Policing Matters Podcast: Do no-pursuit policies go too far?
Jim and Doug also highlight ways LEOs can bring a pursuit to a safe conclusion and explore issues related to contact with ASD (Autism Spectrum Disorder) subjects
Segment One: Do no-pursuit policies make sense, or do they go too far? Some police agencies have enacted strict no-pursuit policies, with others adopting highly-restrictive policies that have all but rendered vehicle pursuits rare in those jurisdictions. Pursuits are admittedly dangerous for officers, offenders, and innocent civilians, but do such policies make sense? Administrators argue that the possible upside in reduced risk outweighs the potential downside of allowing criminals go free to be apprehended another day. Jim and Doug discuss the hot-button issue of no-pursuit policies.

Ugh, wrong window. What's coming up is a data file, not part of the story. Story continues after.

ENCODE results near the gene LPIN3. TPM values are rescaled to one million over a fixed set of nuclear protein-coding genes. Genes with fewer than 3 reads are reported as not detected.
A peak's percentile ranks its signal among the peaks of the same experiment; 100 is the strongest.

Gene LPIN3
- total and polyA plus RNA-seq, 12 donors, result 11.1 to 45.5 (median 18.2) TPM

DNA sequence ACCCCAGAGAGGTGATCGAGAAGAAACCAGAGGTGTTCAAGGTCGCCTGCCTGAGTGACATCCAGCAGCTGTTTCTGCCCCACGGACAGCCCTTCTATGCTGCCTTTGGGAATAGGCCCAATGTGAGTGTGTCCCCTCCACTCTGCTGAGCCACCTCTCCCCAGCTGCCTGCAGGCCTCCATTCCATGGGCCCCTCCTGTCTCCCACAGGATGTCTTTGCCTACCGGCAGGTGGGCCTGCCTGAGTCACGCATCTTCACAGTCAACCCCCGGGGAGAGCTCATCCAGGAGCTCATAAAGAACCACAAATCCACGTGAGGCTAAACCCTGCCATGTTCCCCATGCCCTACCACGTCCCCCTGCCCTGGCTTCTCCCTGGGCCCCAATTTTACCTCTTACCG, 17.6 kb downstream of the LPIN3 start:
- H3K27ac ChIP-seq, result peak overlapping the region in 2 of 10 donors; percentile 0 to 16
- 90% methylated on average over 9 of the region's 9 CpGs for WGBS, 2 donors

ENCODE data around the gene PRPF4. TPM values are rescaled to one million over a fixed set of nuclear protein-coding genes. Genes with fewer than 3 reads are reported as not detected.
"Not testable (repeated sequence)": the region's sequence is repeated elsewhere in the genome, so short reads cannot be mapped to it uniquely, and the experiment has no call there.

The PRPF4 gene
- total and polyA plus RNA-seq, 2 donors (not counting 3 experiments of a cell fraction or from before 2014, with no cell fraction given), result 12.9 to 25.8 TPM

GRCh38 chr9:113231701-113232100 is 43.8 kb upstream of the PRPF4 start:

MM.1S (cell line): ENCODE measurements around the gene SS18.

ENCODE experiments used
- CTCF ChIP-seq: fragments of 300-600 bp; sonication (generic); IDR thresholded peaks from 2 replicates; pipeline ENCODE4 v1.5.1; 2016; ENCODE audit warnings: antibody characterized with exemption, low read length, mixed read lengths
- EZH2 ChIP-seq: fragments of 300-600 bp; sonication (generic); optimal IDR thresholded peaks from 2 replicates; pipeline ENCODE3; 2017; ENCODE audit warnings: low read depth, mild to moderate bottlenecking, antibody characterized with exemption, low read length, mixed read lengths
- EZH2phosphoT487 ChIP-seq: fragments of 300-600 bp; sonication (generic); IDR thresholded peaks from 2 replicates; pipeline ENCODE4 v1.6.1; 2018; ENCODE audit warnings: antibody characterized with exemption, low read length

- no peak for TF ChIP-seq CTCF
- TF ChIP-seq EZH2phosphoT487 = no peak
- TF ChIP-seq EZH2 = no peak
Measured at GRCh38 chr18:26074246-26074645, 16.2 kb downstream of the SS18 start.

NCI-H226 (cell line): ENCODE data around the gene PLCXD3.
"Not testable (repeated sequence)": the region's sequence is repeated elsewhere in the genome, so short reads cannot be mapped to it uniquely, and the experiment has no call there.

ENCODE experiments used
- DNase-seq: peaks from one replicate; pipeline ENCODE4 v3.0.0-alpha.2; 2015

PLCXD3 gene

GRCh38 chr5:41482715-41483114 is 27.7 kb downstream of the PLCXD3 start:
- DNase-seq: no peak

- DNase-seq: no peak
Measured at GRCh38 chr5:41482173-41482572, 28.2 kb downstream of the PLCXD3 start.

Segment Two: One of the most dangerous activities can engage in is a vehicle pursuit. During the period 1982-2004, 81 police officers were killed during a vehicle pursuit. Thousands of others (fleeing drivers as well as innocent civilians) were also killed during that period. But pursuits are often absolutely necessary to apprehend a violent criminal. Jim and Doug discuss some of the ways in which LEOs can be protected and successfully bring a pursuit to a safe and successful conclusion.
Segment Three: People with autism — children and adults alike — as well as people with other cognitive or developmental disabilities are less likely to commit a crime than others, but they are likely to come into contact with police due to a variety of reasons. For example, ASD individuals may be bullied or victimized, they may go missing (especially ASD children), and might be prone to have emotional outbreaks. With April being Autism Awareness Month, Jim and Doug discuss some of the issues related to officer contact with ASD subjects.
- Segment One: No-pursuit policies
- Segment Two: Pursuit tactics (13:39 min. mark)
- Segment Three: ASD subjects (24:17 min. mark)